What are the tariff preferences granted? In the Mauritian tariff book, the tariffs on imports from AfCFTA state parties are the same as the MFN tariffs – 94 per cent of tariff lines are duty-free and those levied tariffs include sugar, flour, black tea, ground spices, bottled water, alcoholic beverages, linens, and galvanized steel shapes and sections. Rules of origin for some of these products are still outstanding which can explain the lack of liberalisation. However, Mauritius already meets the requirement to liberalise 90 per cent of tariff lines.

On the Ghanaian side, the preferential tariffs Ghana grants to AfCFTA State Parties are under the tariff offer submitted by the ECOWAS countries (reduction in the ECOWAS Common External Tariff (CET)). Of the 6129 tariff lines in the ECOWAS CET, 5516 tariff lines (90 per cent) are earmarked for liberalisation over 10 years. However, most will not be liberalised to duty-free but 5 per cent tariffs.

  • 94 tariff lines are duty-free under the ECOWAS CET.

  • 2260 tariff lines of the ECOWAS CET have 5 per cent tariffs to be reduced to zero by year 5.

  • 1390 tariff lines have 10 per cent tariffs to be reduced to 5 per cent tariffs in year 8. Products included are live animals, tuna, sardines, anchovies, essential oils, yarn, fabrics, hand tools (pliers, drills, cutters), new assembled goods vehicles, and musical instruments.

  • 1768 tariff lines are reduced from current 20 per cent tariffs to 10 per cent in year 8 and 5 per cent in year 10. Products included are new assembled passenger vehicles, electrical home appliances, pork, most fish fillets and seafood, cut flowers, vegetables, nuts, most fruits, spices, and brandy and vodka.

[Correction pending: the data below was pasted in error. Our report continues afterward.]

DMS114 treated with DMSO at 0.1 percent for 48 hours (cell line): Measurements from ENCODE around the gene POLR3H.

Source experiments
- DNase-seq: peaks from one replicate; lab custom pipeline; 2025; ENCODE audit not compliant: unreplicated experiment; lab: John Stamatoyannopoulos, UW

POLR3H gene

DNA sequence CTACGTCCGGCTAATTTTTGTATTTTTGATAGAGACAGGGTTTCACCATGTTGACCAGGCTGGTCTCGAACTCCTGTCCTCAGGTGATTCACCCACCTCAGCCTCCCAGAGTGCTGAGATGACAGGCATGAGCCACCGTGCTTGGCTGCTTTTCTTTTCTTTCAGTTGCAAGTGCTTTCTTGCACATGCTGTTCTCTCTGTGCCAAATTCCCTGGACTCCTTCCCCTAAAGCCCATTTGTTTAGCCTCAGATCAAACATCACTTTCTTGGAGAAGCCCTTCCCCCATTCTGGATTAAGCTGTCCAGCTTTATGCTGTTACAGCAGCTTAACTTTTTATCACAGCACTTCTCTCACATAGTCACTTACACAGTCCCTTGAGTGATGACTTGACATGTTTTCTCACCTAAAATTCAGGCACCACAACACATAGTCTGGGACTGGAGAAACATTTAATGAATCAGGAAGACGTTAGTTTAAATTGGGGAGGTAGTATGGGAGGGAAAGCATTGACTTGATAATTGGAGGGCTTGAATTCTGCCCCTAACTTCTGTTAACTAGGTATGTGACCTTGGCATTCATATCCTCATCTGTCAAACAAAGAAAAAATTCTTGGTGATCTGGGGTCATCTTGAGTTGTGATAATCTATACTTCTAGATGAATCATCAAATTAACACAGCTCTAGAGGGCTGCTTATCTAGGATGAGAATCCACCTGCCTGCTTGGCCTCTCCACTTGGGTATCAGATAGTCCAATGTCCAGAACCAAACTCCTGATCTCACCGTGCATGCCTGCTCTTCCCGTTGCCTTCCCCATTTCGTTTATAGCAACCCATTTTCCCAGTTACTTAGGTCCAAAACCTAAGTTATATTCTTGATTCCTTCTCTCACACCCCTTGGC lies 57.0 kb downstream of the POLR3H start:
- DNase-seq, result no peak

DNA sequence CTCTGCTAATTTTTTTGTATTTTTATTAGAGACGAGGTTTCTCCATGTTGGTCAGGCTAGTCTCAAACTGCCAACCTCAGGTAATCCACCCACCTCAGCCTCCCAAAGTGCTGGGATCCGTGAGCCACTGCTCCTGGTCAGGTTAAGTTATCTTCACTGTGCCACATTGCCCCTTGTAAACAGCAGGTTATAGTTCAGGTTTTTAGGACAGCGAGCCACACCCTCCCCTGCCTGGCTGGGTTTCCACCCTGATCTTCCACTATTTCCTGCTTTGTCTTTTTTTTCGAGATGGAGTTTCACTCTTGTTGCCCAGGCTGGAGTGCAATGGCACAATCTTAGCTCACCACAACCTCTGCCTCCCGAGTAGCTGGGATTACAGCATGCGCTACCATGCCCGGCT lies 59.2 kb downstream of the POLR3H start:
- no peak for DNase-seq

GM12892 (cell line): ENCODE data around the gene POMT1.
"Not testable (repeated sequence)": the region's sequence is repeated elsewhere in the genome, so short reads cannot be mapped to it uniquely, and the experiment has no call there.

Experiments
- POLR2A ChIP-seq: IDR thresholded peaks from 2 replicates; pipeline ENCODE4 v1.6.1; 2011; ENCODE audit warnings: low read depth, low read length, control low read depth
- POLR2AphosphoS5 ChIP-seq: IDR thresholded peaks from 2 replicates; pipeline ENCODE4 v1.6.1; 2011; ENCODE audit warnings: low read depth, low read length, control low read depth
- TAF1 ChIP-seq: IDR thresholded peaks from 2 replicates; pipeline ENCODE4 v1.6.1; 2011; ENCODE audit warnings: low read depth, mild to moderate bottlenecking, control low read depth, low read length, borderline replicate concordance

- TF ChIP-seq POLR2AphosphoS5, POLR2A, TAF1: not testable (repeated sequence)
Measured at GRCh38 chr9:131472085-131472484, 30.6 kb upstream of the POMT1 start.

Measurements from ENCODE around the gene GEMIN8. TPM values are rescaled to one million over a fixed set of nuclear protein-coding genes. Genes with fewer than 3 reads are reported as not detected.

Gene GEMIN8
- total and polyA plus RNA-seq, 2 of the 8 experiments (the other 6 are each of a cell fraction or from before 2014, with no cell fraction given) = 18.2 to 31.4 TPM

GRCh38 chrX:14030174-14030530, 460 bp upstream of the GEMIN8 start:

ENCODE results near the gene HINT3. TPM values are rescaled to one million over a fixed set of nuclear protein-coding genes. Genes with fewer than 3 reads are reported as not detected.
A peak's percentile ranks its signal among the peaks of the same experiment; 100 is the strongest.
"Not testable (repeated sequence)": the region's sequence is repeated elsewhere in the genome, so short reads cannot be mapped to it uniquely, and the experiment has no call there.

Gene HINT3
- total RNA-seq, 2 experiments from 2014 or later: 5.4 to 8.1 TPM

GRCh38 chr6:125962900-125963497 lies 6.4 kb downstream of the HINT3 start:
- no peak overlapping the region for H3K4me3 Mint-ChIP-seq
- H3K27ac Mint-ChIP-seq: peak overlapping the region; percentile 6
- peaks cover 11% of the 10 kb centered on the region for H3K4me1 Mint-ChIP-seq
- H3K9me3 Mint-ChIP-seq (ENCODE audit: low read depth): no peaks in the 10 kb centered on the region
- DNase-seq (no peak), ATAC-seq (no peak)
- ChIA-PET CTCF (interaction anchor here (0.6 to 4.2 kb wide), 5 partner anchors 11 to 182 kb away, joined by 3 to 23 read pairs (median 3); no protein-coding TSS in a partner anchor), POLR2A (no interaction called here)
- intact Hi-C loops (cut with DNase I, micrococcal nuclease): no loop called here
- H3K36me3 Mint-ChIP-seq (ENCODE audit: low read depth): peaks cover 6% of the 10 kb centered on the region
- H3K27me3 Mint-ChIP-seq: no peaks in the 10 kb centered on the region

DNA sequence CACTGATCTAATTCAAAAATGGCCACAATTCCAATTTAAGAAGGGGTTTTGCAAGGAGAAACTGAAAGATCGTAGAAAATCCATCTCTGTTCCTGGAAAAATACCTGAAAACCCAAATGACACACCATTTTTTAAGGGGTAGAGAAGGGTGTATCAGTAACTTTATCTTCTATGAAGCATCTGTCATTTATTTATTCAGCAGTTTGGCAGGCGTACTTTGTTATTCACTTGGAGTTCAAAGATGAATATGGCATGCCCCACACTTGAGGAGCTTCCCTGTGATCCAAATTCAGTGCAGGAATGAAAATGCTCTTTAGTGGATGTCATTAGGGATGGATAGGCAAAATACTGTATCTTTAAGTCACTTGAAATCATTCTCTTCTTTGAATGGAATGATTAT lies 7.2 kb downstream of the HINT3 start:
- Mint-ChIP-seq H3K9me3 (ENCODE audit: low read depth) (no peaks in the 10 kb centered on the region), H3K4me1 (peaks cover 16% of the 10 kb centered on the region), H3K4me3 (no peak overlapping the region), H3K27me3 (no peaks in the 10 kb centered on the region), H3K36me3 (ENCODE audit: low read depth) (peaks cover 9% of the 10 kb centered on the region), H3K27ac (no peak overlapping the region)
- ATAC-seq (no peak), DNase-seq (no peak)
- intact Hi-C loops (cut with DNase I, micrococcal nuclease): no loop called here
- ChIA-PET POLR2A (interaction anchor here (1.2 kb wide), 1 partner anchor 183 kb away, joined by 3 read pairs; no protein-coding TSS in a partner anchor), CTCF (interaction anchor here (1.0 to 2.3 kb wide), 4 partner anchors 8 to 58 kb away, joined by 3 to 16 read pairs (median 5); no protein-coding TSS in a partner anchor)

• Four products have 35 per cent tariffs to be reduced to 20 per cent in year 5, 10 per cent in year 8, and 5 per cent in year 10. These products are edible offal, and fatty duck and goose livers.

  • Products excluded from liberalisation are mainly agricultural goods. These include meat products, poultry, milk, cheeses, raw cane sugar, sugar confectionery, chocolate and cocoa preparations, and pasta.

[1] For more info, see https://www.gov.uk/government/publications/ms-no42019-agreement-establishing-an-economic-partnership-agreement-between-the-eastern-and-southern-africa-states-and-the-uk

[2] For more info, see http://www.mauritiustrade.mu/en/trade-agreements/china

[3] For more info, see http://www.mauritiustrade.mu/en/trade-agreements/afcfta

About the Author(s)

Willemien Viljoen

Willemien Viljoen holds a Master’s degree in Economics and a Bachelor of Laws degree (LLB) from the University of Stellenbosch. Her research interests are in regional integration and international trade policy, and specifically in issues pertaining to non-tariff barriers to trade, trade data analysis and modeling and trade and climate change.